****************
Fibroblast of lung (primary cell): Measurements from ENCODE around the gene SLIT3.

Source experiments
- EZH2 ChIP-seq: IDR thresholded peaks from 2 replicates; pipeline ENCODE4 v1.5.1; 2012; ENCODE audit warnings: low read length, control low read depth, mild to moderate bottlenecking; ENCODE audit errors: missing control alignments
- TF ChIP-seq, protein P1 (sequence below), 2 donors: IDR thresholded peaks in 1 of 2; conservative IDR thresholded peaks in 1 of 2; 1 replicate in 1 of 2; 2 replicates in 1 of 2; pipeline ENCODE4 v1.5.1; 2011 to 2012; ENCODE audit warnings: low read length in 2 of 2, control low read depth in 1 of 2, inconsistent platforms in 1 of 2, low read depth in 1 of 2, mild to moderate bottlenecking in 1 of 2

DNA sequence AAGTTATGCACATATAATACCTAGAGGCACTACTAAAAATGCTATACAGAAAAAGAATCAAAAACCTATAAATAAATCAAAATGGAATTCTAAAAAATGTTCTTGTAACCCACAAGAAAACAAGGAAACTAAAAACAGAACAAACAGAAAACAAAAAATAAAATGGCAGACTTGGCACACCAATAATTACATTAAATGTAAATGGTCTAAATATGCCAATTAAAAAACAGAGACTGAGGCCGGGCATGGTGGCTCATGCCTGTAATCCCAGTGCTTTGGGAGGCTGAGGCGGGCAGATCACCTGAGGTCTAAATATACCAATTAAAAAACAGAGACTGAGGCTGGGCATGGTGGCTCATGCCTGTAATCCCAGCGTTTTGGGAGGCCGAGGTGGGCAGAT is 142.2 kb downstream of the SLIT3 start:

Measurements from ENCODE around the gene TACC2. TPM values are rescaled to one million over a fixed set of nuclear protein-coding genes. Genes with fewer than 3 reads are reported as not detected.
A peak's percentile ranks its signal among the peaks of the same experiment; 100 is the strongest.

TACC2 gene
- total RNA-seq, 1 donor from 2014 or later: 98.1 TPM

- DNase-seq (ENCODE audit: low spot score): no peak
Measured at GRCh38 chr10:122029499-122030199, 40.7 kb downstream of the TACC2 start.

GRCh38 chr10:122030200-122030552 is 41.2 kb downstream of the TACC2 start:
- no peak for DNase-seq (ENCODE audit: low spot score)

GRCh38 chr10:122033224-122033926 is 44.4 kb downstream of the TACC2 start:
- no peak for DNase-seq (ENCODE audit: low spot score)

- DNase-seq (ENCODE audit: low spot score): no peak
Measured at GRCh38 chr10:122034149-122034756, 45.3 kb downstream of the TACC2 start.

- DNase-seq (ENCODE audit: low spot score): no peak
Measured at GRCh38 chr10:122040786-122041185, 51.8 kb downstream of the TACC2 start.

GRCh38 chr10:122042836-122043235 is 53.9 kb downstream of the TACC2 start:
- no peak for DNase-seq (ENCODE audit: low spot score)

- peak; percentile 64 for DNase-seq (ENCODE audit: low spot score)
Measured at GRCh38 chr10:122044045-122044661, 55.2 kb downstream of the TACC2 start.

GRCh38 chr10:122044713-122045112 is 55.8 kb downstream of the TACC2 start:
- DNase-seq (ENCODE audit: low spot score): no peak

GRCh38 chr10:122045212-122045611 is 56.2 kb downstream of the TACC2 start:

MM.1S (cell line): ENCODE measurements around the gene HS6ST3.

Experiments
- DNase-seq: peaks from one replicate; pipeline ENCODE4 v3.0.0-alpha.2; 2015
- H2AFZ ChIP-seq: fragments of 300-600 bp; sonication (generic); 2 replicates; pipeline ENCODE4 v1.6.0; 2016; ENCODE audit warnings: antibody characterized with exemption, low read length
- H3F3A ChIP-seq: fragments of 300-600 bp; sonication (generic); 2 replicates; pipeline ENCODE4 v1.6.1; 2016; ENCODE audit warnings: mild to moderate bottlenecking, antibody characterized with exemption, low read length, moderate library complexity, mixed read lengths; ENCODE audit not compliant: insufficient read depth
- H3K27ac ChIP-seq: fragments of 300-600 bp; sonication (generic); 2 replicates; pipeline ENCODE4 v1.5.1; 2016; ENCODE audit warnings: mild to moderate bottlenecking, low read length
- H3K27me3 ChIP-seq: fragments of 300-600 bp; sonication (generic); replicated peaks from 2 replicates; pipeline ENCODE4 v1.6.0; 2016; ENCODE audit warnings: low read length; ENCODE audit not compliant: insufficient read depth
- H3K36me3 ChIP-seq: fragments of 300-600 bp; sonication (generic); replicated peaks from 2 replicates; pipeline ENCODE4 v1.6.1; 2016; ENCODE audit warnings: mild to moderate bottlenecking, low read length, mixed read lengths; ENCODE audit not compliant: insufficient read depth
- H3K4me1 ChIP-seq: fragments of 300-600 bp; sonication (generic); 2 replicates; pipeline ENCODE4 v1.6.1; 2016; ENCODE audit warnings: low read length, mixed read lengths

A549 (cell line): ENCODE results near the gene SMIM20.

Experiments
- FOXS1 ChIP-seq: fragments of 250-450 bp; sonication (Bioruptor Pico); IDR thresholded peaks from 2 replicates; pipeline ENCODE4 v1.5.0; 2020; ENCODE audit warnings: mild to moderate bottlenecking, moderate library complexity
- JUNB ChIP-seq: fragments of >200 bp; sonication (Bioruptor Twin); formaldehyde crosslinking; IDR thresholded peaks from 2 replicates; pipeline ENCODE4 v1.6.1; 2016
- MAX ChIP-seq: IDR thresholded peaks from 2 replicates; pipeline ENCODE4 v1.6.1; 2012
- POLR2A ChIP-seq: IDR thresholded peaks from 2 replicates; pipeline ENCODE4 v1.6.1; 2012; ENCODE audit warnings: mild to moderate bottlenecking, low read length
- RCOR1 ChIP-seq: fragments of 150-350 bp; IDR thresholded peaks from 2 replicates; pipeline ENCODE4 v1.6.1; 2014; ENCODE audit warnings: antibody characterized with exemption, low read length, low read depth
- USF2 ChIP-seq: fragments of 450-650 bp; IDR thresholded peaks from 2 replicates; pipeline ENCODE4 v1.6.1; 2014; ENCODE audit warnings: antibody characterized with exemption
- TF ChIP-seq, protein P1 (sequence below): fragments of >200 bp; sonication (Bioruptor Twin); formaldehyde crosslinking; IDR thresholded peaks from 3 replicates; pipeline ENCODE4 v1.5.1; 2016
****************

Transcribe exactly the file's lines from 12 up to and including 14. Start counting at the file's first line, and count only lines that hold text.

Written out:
GRCh38 chr10:122030200-122030552 is 41.2 kb downstream of the TACC2 start:
- no peak for DNase-seq (ENCODE audit: low spot score)

GRCh38 chr10:122033224-122033926 is 44.4 kb downstream of the TACC2 start: